One more piece of the puzzle: trauma is, mostly, a money-loser for hospitals. Following a rule mentioned in a book I recommend, trauma happens to people who are asking for it (more of a county hospital rule, actually, but still...), meaning they have no insurance and governments don't pay well for them. Off the top of the head, it wouldn't seem like a desirable thing for a hospital already hurting financially. And this: whereas trauma is the lifeblood of surgical training, and something people in surgical training love, for most surgeons in busy practice (which describes all the town docs, clinic or not), it's not always welcome. If it happens in the night, it means you face the next day's schedule tired; if during the day, it throws already-busy schedules into chaos. Because unlike training (as described in a particular book), where the trauma service hangs around waiting to receive the next case, in practice you have a million other things to do. So the idea of doing more trauma, and having, on the days you were the designated trauma doc, basically to write off the whole day so as to be available by the rules of Level Two, was received -- let's see -- unenthusiastically. The anesthesia docs were similarly hypo-ebullient. Unlike any other issue including what time it was, on this everyone agreed, across all party lines.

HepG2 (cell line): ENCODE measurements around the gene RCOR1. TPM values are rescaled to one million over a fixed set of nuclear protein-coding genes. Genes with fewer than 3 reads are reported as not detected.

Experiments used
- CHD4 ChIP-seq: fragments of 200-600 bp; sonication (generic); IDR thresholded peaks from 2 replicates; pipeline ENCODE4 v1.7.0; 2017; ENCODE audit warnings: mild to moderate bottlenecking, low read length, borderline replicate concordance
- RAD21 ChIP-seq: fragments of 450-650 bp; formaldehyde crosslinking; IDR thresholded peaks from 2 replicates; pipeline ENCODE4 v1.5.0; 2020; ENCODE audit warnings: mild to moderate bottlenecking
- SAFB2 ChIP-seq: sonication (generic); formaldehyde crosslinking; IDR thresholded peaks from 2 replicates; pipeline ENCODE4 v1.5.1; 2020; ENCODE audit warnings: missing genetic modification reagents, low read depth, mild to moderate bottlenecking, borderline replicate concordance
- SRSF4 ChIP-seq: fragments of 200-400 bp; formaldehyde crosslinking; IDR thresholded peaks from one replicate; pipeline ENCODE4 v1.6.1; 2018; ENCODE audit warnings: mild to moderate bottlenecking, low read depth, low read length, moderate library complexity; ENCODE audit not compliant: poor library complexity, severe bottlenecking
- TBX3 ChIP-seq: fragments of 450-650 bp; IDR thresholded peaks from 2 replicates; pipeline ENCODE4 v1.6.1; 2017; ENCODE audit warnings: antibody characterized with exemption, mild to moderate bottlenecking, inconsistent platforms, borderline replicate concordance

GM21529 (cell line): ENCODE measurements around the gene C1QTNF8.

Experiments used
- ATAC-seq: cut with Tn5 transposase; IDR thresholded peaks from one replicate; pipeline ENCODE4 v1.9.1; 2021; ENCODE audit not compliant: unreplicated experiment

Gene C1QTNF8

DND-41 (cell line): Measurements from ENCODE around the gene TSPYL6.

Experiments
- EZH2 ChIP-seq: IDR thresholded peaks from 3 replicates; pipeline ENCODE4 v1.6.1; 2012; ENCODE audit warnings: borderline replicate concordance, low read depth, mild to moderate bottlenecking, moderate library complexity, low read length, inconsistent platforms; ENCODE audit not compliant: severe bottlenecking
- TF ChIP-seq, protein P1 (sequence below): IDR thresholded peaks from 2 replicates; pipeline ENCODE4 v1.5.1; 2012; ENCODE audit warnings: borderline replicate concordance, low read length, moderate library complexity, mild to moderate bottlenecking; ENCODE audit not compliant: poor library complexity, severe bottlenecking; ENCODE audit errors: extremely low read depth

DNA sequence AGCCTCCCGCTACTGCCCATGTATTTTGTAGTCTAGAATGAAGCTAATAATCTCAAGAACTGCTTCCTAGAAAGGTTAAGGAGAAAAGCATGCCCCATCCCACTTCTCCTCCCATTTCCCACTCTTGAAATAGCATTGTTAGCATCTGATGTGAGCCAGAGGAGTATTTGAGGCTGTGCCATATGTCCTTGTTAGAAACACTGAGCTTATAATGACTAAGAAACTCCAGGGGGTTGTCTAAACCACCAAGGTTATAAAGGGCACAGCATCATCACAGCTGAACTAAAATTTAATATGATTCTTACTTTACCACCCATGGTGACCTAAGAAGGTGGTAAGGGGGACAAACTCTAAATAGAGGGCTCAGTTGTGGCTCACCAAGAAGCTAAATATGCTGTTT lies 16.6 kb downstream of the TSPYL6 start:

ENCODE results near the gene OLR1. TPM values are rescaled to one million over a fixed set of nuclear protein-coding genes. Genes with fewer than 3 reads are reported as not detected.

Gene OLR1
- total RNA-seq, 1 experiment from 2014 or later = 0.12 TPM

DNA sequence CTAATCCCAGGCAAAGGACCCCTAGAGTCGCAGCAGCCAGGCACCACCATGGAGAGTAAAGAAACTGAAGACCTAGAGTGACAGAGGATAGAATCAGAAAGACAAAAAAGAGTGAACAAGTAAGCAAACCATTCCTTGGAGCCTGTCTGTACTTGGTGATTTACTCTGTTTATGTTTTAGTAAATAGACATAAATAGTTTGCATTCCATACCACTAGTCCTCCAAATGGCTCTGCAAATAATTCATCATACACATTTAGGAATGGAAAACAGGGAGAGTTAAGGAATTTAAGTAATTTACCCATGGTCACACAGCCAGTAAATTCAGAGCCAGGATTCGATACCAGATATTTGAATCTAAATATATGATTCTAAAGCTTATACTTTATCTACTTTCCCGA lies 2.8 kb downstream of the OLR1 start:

Seeing danger down the road if its reputation didn't improve (several smaller hospitals line the periphery of the area, and they were salivating), the hospital embarked on an all-out effort to...... market itself. Not address care issues (OK, it's not as if they were totally unaware or making no attempts at all: but cost-cutting was the ne plus ultra, so not much was becoming apparent.) Marketing was where it was at.